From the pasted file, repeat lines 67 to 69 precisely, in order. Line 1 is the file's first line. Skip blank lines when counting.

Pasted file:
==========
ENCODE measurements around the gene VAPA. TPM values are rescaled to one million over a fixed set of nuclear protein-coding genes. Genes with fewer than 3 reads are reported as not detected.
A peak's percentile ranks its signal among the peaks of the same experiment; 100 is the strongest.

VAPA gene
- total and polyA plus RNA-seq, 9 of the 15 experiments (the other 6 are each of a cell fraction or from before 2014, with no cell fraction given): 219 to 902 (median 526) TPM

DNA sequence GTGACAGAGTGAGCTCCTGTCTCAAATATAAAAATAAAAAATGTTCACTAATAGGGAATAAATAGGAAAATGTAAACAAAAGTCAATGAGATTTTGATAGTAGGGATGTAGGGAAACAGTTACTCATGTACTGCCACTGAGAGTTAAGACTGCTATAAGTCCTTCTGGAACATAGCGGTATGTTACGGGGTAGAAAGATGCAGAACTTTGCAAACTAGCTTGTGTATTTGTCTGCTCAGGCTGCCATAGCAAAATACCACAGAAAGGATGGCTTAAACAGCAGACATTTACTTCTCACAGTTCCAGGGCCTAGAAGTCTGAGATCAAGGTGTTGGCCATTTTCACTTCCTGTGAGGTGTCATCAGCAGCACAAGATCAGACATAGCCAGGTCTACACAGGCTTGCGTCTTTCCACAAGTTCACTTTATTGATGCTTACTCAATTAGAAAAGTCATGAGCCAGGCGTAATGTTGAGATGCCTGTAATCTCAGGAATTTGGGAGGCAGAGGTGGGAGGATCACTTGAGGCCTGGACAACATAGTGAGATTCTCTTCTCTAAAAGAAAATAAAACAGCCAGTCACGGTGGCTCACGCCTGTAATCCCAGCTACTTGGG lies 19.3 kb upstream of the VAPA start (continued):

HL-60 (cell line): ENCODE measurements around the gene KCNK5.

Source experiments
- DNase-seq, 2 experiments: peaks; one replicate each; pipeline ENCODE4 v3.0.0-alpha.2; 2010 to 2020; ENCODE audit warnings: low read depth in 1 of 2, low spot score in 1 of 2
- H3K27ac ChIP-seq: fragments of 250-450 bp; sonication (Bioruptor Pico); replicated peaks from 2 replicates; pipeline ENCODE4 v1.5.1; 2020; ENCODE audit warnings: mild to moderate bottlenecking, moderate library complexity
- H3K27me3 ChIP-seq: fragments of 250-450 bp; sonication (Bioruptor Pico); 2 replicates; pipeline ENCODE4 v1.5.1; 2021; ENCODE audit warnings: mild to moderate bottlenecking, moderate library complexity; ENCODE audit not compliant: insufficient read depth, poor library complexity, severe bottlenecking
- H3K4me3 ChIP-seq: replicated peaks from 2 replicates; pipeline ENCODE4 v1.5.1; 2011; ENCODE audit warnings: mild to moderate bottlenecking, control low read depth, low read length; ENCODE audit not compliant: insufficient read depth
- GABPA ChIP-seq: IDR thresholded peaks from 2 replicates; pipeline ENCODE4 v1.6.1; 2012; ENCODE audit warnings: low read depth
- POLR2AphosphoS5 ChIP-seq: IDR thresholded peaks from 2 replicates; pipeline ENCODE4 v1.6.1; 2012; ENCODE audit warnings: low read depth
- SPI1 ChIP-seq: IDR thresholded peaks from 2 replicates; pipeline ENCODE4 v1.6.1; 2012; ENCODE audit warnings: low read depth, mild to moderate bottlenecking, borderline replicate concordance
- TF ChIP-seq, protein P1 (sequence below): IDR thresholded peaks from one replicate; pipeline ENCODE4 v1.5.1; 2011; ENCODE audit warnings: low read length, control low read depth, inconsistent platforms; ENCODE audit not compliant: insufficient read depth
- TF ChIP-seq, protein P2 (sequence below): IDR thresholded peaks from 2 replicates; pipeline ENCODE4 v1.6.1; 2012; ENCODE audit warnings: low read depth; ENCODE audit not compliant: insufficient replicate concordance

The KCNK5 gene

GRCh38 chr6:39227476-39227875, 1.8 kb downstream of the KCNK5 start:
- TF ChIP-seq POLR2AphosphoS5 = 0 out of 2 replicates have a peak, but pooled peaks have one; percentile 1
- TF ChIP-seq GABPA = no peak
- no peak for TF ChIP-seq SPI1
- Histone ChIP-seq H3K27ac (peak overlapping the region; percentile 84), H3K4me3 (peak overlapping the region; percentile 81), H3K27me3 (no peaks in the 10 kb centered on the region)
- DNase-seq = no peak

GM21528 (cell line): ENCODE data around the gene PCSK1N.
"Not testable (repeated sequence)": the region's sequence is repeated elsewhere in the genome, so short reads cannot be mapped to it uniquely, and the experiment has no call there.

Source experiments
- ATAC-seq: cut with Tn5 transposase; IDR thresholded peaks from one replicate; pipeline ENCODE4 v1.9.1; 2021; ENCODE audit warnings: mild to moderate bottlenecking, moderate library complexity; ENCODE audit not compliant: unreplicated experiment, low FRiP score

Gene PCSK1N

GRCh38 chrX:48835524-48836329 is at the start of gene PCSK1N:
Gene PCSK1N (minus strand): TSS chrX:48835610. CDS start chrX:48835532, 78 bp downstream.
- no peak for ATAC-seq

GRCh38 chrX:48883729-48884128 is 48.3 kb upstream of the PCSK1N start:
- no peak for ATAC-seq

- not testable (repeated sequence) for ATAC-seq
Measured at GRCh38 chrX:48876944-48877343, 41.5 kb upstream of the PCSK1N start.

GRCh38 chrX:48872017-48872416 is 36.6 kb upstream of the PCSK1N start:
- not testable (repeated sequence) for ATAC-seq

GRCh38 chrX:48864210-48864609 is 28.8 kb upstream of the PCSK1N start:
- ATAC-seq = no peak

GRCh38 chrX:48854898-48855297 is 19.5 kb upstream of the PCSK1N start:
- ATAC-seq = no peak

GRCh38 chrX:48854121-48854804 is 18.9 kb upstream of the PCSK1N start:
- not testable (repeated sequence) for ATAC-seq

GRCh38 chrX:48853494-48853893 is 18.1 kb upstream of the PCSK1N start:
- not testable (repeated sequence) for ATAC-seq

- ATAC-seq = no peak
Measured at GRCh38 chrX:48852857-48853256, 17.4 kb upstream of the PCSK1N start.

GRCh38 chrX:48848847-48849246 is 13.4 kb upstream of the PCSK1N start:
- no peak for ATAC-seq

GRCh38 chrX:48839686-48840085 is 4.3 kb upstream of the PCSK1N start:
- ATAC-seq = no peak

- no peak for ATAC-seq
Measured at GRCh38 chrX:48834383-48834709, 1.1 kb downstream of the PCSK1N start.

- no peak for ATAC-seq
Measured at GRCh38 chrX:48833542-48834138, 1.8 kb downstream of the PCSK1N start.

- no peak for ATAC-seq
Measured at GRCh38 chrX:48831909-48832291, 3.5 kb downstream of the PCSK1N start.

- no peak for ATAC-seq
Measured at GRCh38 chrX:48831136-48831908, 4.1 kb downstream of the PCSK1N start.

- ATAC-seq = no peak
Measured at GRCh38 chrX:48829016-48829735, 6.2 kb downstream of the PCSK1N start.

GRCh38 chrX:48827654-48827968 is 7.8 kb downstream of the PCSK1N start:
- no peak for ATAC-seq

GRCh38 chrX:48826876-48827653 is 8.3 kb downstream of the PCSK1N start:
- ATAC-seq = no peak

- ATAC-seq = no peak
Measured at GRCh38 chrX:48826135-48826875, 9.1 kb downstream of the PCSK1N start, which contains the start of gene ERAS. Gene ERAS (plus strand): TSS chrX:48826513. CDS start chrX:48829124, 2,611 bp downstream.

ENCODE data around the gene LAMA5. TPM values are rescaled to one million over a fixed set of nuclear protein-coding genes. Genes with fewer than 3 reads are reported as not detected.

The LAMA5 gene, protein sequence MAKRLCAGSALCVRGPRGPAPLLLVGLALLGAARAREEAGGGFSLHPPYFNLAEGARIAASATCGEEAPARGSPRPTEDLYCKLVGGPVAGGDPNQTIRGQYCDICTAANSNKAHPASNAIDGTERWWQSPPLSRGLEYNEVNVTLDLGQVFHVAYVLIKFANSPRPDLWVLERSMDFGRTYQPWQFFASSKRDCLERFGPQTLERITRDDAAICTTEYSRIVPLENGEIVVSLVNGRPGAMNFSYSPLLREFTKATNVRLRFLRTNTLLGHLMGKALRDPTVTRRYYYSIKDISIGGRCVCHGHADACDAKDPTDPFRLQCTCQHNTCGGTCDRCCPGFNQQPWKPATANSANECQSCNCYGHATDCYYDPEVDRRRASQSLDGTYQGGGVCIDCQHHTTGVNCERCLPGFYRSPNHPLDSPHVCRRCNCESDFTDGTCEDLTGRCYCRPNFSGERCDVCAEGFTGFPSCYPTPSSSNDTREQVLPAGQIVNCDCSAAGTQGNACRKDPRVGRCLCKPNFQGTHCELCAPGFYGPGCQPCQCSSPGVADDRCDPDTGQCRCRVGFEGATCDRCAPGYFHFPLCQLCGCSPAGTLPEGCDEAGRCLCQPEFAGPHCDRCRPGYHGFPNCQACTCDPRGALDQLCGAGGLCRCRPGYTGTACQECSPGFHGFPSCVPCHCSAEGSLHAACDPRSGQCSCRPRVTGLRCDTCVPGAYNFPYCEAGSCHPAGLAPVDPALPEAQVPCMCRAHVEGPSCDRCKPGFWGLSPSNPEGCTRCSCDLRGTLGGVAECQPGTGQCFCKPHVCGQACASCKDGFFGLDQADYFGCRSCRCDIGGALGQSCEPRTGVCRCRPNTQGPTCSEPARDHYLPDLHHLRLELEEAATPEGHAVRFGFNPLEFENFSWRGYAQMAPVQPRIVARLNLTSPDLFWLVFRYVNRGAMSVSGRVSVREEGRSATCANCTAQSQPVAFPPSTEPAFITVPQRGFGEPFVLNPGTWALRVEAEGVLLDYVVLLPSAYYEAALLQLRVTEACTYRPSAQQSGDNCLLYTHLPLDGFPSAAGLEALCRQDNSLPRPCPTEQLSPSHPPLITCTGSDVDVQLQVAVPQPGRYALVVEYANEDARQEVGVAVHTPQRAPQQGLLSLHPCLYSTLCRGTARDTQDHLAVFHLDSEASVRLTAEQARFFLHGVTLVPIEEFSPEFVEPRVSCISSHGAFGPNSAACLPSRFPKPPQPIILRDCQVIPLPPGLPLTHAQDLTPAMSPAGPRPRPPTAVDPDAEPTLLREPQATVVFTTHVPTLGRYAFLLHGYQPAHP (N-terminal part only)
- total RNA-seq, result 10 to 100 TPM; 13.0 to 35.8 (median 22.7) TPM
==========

Measured at GRCh38 chrX:48826135-48826875, 9.1 kb downstream of the PCSK1N start, which contains the start of gene ERAS. Gene ERAS (plus strand): TSS chrX:48826513. CDS start chrX:48829124, 2,611 bp downstream.

ENCODE data around the gene LAMA5. TPM values are rescaled to one million over a fixed set of nuclear protein-coding genes. Genes with fewer than 3 reads are reported as not detected.

The LAMA5 gene, protein sequence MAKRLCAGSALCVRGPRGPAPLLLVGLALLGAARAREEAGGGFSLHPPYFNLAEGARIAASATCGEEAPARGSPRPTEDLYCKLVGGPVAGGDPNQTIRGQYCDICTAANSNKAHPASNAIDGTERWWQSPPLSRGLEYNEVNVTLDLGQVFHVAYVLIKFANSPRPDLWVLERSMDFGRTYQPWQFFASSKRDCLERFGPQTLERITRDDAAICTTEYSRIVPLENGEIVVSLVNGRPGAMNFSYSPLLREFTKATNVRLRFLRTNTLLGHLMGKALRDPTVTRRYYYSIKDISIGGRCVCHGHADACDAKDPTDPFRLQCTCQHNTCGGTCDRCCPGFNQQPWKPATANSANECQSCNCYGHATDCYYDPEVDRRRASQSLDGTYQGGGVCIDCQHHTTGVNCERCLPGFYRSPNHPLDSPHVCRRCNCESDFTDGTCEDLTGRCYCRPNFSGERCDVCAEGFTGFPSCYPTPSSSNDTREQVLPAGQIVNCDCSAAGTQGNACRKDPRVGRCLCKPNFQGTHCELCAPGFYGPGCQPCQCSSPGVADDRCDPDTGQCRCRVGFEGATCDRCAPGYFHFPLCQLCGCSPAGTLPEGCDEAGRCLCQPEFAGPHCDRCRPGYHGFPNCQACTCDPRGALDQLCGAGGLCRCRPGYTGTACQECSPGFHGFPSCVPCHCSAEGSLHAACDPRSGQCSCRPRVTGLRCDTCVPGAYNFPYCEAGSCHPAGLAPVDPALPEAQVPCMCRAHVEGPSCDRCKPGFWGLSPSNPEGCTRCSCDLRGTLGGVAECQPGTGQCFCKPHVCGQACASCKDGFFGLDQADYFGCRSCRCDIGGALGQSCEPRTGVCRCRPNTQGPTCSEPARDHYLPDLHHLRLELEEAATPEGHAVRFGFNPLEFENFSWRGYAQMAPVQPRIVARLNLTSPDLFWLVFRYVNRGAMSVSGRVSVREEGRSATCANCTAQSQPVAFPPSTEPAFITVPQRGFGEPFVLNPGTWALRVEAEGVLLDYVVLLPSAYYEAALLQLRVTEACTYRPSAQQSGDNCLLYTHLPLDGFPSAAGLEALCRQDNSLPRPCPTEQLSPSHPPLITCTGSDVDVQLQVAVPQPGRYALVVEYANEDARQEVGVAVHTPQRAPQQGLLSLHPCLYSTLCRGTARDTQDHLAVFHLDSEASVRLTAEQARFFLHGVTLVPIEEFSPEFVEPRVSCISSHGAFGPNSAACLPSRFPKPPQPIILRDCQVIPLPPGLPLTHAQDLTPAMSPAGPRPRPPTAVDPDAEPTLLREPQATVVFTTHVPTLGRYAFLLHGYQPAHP (N-terminal part only)